Conspiracy theorists are facing a surge in legal troubles.

Over the last few months, a spate of lawsuits have been filed targeting fringe internet activists and far-right outlets for spreading baseless theories about topics that range from the unsolved murder of Democratic National Committee staffer Seth Rich, to last summer's attack against demonstrators in Charlottesville, Virginia.

Charles Tobin, an attorney who specializes in First Amendment cases and who has provided legal representation to CNN, said he was "confident" that when examining the cases, "courts are going to figure out who is telling lies and who is reporting the news."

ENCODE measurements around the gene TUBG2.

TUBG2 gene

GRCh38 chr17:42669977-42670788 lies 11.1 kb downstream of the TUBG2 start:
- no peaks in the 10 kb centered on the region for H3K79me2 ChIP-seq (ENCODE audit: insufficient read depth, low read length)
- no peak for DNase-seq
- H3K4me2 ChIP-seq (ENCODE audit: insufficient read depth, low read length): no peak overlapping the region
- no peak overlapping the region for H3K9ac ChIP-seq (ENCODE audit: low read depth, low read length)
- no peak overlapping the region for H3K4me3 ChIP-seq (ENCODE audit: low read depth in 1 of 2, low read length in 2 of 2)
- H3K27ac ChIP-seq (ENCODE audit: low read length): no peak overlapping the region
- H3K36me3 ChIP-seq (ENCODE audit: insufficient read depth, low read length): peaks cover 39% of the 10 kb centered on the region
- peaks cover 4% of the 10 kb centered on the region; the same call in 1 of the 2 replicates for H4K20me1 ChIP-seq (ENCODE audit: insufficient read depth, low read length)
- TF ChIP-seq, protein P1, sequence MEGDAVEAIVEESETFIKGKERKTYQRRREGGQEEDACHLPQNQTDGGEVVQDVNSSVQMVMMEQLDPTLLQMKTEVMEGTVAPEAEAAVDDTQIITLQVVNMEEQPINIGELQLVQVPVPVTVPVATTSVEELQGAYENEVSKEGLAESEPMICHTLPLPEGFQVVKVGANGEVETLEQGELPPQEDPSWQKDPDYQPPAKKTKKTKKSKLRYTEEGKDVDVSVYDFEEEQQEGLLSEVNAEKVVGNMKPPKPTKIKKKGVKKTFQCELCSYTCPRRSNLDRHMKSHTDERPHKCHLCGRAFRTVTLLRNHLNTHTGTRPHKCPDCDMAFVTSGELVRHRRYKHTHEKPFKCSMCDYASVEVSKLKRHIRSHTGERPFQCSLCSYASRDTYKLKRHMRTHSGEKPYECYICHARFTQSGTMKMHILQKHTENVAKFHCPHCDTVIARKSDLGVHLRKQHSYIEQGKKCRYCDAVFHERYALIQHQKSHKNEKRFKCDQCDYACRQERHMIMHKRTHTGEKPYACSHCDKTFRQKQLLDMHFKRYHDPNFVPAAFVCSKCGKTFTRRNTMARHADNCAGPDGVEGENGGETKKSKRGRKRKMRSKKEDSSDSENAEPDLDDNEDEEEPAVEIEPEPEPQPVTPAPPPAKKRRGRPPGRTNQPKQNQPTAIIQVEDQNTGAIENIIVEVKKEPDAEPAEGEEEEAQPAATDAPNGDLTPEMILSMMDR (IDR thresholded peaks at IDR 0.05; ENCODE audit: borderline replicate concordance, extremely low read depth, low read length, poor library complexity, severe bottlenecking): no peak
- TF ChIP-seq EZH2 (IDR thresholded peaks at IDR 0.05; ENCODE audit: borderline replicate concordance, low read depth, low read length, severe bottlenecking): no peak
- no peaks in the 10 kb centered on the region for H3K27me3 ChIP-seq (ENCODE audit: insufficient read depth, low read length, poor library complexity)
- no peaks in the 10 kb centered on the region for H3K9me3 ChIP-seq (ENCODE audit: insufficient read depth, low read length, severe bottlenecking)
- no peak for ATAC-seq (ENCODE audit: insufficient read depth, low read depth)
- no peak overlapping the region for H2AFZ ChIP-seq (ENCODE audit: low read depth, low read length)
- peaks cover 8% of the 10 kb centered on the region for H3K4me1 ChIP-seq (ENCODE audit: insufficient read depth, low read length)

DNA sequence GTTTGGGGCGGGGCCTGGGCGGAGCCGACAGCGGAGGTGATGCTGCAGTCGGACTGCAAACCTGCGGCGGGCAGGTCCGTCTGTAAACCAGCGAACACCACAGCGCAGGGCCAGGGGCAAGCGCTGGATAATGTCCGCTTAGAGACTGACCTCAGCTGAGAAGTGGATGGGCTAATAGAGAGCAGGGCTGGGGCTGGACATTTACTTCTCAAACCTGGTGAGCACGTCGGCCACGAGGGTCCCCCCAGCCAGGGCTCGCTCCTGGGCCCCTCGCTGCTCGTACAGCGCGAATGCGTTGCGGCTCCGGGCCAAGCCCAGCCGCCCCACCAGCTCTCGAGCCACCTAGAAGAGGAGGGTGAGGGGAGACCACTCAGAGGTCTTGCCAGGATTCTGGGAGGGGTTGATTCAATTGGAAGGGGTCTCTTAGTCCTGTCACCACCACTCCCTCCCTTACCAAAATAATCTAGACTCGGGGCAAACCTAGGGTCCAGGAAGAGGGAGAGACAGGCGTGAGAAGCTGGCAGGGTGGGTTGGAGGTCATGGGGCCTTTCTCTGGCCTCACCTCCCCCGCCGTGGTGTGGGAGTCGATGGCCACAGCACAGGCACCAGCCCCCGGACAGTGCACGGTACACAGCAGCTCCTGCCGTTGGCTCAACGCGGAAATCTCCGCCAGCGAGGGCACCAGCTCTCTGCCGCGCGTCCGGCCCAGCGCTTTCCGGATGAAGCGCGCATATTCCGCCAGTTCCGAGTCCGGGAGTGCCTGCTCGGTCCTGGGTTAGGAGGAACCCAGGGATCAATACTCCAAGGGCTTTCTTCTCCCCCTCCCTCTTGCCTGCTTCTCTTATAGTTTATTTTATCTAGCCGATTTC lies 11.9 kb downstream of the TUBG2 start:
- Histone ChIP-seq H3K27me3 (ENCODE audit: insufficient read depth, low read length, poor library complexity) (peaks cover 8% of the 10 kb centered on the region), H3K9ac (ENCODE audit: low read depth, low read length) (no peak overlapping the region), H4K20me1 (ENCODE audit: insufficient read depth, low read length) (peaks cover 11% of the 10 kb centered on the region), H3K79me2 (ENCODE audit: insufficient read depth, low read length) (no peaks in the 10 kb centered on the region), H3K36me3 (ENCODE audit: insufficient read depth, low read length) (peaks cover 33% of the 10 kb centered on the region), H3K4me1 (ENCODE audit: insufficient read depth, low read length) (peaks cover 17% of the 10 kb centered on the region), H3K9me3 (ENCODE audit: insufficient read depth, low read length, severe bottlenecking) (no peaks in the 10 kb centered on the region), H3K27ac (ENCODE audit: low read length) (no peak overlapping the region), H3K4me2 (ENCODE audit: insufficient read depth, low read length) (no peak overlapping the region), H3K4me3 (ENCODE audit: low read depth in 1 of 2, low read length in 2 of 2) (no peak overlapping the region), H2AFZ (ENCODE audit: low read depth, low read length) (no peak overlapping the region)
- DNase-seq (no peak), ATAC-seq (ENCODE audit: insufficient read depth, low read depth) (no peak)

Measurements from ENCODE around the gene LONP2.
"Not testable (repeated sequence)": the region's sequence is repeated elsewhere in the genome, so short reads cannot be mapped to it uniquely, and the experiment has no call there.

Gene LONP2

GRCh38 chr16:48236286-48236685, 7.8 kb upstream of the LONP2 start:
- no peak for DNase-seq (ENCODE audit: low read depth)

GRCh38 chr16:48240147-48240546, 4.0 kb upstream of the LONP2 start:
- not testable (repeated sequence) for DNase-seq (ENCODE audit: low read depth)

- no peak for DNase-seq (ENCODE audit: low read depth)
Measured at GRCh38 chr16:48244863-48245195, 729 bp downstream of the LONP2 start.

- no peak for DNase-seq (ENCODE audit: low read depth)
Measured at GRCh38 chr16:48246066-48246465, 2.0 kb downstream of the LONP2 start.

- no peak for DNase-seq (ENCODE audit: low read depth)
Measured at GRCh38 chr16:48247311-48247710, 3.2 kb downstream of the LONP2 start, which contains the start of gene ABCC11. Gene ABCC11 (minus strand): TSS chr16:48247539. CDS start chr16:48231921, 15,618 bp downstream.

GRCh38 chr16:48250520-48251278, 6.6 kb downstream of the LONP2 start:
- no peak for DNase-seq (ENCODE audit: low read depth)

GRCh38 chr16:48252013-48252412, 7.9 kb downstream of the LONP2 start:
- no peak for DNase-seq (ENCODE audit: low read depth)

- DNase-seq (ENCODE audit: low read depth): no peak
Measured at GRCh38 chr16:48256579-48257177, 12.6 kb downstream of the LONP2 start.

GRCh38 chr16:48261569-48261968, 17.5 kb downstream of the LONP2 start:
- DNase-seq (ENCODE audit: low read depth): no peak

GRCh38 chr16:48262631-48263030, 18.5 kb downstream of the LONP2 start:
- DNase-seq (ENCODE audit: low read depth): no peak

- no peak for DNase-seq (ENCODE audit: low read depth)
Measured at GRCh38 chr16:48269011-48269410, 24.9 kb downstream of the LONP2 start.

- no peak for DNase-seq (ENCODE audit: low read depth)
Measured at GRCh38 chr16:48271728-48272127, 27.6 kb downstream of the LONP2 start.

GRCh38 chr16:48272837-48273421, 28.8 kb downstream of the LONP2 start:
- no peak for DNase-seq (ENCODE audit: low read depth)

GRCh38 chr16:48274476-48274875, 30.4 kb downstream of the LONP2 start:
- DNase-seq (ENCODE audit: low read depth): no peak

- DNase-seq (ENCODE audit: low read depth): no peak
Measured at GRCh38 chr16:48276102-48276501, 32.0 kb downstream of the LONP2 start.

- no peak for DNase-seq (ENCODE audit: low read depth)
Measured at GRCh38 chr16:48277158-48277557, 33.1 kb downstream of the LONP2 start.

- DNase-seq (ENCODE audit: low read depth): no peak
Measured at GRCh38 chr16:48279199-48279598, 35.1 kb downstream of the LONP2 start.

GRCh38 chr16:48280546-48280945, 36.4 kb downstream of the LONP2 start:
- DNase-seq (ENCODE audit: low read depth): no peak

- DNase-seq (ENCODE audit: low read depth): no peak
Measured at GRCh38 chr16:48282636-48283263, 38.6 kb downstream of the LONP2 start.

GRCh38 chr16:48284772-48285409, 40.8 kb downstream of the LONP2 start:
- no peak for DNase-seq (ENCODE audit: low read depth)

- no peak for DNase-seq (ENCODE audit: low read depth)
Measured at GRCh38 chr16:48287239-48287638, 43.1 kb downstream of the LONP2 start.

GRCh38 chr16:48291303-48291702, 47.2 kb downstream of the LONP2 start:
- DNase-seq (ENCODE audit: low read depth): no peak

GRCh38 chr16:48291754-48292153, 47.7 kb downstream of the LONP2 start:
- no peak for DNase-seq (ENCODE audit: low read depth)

"I think the First Amendment is an excellent tool to sort journalism from fake news," Tobin said, adding that after reviewing the lawsuits, he believes there are a lot of "dark conspiracy theorists operating on the web" that won't be constitutionally protected.

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